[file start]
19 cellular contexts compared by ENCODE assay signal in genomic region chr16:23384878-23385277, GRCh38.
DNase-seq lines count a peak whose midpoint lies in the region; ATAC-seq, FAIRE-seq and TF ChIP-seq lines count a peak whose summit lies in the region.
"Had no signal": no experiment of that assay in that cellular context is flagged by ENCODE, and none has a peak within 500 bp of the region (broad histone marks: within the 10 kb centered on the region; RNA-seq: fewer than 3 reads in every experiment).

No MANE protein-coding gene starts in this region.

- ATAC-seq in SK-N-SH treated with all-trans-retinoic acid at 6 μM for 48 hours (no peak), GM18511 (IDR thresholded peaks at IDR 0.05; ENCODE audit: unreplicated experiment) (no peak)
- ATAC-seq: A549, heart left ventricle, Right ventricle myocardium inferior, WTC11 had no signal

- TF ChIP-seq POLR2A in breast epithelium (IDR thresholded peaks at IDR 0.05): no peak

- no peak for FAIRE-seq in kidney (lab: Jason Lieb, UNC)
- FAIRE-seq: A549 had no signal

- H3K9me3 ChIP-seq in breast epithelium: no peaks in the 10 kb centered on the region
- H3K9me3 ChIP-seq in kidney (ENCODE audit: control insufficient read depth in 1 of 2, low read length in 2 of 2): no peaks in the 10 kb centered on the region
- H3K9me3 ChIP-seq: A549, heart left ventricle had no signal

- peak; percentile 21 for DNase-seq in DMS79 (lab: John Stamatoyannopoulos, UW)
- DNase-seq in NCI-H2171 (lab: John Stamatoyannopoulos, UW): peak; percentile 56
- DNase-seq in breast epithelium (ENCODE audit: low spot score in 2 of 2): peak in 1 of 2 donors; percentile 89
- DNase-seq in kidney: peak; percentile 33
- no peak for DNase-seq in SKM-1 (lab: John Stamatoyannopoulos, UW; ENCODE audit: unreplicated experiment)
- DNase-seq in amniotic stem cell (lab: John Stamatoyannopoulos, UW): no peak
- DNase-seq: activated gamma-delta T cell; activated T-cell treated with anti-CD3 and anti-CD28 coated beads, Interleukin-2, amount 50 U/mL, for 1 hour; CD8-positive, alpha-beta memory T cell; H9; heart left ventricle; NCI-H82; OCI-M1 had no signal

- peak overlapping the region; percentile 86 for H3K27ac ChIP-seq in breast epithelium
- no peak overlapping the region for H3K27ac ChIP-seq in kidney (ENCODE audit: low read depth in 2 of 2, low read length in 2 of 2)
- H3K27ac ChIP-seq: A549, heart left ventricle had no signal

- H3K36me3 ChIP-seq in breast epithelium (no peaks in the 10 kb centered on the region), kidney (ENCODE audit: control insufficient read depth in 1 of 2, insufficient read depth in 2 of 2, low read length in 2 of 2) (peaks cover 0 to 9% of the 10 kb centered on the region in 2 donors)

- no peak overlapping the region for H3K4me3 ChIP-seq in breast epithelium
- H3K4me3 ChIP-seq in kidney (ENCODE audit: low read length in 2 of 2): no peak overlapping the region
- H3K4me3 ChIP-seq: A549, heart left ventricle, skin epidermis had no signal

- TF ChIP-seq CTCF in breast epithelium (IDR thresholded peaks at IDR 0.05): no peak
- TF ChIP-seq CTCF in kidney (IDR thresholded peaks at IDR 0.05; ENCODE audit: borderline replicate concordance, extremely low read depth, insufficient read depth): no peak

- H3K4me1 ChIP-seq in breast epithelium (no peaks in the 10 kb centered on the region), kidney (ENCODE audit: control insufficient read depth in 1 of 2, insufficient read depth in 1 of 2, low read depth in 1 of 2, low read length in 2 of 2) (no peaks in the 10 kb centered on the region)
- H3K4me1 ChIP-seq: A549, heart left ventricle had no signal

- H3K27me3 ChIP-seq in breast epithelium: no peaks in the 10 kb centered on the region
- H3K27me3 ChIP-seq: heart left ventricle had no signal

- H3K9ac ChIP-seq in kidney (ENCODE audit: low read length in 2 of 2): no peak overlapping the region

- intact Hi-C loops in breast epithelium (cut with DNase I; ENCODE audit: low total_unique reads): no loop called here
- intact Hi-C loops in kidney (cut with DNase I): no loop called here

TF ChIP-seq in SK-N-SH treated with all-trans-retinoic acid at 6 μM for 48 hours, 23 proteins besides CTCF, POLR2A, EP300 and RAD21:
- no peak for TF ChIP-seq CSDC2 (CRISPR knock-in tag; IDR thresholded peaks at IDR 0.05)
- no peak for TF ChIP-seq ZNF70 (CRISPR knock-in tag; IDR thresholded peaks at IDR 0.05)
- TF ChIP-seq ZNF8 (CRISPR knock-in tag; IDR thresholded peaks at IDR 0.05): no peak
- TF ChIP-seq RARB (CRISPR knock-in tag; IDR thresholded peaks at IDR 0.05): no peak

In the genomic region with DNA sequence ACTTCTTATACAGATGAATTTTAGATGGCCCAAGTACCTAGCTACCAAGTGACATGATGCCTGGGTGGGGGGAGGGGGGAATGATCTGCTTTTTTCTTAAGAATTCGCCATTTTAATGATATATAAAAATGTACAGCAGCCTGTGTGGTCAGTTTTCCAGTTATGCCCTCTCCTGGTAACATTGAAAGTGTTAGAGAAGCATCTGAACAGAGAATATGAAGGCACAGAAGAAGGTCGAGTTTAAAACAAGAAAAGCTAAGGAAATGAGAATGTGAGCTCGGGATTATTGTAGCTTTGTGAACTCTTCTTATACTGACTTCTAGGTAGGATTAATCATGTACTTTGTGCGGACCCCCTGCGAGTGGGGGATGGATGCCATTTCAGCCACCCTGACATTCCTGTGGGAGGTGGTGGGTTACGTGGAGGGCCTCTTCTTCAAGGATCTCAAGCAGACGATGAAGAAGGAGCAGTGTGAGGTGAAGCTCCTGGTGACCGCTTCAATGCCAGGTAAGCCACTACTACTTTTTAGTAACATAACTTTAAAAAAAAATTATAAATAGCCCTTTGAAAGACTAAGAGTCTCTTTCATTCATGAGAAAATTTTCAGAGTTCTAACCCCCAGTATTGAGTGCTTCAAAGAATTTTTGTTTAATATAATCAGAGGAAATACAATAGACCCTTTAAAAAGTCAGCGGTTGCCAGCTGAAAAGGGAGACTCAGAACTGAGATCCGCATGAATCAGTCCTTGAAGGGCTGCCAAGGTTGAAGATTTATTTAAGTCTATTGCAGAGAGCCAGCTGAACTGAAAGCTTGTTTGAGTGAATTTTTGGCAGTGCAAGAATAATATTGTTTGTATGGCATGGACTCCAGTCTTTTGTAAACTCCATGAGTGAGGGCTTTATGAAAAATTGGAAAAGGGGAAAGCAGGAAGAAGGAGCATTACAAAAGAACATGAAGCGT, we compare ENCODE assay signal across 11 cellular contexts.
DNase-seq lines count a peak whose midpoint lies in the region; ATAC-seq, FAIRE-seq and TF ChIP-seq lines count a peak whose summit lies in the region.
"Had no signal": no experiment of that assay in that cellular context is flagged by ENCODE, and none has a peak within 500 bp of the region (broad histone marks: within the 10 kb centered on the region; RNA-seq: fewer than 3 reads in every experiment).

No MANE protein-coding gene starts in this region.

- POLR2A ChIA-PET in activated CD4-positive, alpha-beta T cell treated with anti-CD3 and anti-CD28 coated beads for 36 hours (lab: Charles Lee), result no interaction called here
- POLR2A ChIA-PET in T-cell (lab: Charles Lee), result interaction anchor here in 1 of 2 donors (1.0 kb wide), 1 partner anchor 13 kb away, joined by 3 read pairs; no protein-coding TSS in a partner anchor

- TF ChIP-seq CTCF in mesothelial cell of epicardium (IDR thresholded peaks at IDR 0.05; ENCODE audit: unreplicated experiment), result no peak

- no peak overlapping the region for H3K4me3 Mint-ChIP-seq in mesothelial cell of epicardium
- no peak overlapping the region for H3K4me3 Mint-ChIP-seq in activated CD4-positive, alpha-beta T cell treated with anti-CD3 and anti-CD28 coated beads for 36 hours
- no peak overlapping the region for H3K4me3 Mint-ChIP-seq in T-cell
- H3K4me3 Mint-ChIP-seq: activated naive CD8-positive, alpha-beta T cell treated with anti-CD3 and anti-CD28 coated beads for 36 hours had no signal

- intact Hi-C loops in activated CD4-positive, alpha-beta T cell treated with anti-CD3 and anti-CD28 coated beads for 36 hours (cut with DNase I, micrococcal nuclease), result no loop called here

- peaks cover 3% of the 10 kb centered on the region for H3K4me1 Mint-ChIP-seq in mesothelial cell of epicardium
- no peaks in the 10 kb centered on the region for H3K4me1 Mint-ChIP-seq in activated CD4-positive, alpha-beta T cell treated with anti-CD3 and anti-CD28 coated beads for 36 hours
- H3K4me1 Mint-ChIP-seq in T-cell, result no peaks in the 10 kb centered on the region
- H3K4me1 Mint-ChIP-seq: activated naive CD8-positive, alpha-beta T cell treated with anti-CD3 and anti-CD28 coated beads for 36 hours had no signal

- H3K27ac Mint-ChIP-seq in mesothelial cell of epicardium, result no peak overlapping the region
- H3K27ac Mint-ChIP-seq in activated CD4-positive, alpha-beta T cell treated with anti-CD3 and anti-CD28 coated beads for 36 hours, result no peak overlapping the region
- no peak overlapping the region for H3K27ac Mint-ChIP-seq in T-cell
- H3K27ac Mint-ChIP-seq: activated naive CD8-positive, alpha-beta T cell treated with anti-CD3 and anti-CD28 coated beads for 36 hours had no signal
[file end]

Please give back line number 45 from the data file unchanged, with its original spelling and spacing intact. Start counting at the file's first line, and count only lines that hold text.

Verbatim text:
- POLR2A ChIA-PET in activated CD4-positive, alpha-beta T cell treated with anti-CD3 and anti-CD28 coated beads for 36 hours (lab: Charles Lee), result no interaction called here